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Mind your language

What exactly is a narwhal?

7 December 2019

9:00 AM

7 December 2019

9:00 AM

A point that many people mentioned amid the horror and heroism of the attack at London Bridge was the enterprising use of a narwhal tusk taken from the wall of Fishmongers’ Hall to belabour the murderous knifeman.

I am surprised to find that the first person known to use narwhal in English was good old Sir Thomas Browne, in the discussion of unicorns’ horns in his Pseudodoxia Epidemica or Vulgar Erroures, where he correctly declares that ‘those long Horns preserved as pretious rarities in many places, are but the teeth of Narhwales’. Narwhal tusks are spirally grooved, and Browne observed that the long horn preserved in his day at St Denis in Paris ‘hath wreathy spires, and chocleary turnings about it’. That was in the edition of 1650. By spires he meant ‘spirals’. In the edition of 1646, the phrase was anfractuous spires. That other rhapsodic magpie, Robert Burton, had employed anfractuous two decades earlier, with its meaning of ‘spiral’ carried over from Latin. The Oxford English Dictionary helpfully provides online a little link next to the quotation from Browne illustrating anfractuous, to put it in context; but the text there supplied is from the edition of 1650, in which the word does not appear.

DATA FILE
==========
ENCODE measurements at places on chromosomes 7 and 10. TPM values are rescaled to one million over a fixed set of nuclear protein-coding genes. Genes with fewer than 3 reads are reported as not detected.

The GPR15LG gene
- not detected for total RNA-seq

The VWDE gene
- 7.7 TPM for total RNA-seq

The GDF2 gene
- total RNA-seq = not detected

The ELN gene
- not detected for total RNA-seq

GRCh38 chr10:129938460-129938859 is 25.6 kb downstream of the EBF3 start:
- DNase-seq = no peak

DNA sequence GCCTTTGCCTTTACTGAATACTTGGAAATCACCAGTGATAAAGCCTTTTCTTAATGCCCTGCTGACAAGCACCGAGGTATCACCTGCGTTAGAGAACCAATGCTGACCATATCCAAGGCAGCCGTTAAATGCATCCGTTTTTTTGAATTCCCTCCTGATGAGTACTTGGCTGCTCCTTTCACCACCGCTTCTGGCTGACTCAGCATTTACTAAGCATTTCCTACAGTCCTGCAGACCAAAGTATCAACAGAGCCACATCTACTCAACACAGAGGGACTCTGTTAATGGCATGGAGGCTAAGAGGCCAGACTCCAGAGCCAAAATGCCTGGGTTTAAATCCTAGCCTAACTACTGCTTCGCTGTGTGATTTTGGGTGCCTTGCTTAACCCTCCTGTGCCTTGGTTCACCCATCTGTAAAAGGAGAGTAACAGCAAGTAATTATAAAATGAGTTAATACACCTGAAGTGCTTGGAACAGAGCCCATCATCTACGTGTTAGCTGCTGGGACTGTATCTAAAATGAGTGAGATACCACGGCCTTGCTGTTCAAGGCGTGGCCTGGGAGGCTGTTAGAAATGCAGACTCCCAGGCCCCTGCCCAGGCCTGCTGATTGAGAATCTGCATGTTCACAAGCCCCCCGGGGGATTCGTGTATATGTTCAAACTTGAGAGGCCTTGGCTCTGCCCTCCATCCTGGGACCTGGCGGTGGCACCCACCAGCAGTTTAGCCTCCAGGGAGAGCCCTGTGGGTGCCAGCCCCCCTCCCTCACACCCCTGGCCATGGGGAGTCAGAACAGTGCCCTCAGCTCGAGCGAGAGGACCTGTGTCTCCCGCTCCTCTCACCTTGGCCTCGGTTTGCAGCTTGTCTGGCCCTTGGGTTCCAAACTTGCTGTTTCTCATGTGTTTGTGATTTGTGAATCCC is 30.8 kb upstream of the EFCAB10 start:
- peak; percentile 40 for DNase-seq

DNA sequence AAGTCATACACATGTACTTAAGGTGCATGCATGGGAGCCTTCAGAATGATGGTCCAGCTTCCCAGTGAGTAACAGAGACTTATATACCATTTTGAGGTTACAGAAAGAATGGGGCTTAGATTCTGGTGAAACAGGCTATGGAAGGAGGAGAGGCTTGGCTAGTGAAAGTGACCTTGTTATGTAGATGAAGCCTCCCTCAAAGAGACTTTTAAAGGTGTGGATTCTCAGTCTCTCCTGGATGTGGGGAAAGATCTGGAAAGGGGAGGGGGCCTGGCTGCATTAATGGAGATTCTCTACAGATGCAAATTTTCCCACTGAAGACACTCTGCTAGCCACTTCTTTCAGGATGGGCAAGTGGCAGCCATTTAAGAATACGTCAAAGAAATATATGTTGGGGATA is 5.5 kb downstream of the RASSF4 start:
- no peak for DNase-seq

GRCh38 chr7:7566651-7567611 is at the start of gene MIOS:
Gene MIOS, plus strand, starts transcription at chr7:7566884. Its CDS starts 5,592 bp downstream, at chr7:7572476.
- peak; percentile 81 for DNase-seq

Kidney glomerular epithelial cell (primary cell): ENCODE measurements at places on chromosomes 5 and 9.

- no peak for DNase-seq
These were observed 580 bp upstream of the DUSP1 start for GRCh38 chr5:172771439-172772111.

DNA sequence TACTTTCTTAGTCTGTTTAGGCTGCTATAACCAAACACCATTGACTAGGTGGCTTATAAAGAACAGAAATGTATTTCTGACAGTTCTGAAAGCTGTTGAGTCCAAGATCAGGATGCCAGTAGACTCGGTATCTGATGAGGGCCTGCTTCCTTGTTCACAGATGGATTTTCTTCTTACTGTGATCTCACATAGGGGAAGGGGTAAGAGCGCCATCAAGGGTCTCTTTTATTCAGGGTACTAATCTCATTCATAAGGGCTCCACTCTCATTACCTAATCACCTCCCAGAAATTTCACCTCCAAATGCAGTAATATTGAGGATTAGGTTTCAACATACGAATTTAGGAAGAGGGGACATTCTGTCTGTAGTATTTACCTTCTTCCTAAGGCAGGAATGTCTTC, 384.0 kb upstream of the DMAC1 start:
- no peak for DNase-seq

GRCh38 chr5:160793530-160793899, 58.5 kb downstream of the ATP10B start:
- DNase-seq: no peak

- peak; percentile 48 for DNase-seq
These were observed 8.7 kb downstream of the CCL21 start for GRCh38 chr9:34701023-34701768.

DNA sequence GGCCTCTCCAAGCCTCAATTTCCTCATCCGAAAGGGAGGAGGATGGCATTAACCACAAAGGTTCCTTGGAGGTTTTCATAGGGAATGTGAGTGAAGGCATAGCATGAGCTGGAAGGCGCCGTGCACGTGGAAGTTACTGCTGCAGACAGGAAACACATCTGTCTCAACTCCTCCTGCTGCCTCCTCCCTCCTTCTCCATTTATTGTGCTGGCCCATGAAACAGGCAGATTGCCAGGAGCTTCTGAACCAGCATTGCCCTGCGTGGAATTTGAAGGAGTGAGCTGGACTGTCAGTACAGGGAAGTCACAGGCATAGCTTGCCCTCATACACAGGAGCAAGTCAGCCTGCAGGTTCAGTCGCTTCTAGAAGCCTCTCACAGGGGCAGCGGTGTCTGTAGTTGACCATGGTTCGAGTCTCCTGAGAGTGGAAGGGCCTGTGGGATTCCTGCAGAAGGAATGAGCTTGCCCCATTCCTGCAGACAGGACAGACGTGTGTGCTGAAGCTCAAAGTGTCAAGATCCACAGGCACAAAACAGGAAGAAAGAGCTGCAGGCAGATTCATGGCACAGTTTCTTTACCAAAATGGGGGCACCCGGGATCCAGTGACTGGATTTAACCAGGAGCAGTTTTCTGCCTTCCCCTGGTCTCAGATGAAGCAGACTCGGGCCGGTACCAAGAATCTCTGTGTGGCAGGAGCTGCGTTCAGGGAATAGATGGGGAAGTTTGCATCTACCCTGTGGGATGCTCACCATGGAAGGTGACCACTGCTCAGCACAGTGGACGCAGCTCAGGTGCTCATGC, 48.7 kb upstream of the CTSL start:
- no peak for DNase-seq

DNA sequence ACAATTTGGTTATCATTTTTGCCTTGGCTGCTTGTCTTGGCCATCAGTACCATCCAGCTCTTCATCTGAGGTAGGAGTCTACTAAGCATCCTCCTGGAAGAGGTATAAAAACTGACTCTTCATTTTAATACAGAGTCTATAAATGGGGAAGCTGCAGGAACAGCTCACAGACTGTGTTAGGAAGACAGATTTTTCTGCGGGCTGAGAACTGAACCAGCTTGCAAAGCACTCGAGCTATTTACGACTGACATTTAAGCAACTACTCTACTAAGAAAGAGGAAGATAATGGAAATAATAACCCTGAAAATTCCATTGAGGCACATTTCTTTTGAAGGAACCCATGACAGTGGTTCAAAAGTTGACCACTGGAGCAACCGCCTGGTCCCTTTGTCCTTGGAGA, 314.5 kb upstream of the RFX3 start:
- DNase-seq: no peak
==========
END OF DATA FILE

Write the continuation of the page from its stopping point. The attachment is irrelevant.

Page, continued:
Anyway, narwhal itself straightforwardly refers to a kind of whale. But what does the nar– part signify? It must have Nordic origins, and some say it is from nar, ‘a corpse’, from its colour. This word had its Old English counterpart and appears in the compound orcneas, ‘walking corpses’ or ‘demon corpses’, the first element of which J.R.R. Tolkien took up as his word for evil creatures of Middle-earth. (He noted in a letter: ‘The word is as far as I am concerned actually derived from Old English orc “demon”, but only because of its phonetic suitability’.)

A persuasive alternative for the source of the first syllable of narwhal is nal, ‘needle’, referring to the sharp tusk. Other suggestions are that it is from Germanic elements that give us the now regional word nase (‘nose’) or the word narrow. Whatever the truth, we have settled into the convention of spelling the creature narwhal, while Sir Thomas Browne had the good sense to Anglicise it as narwhale.


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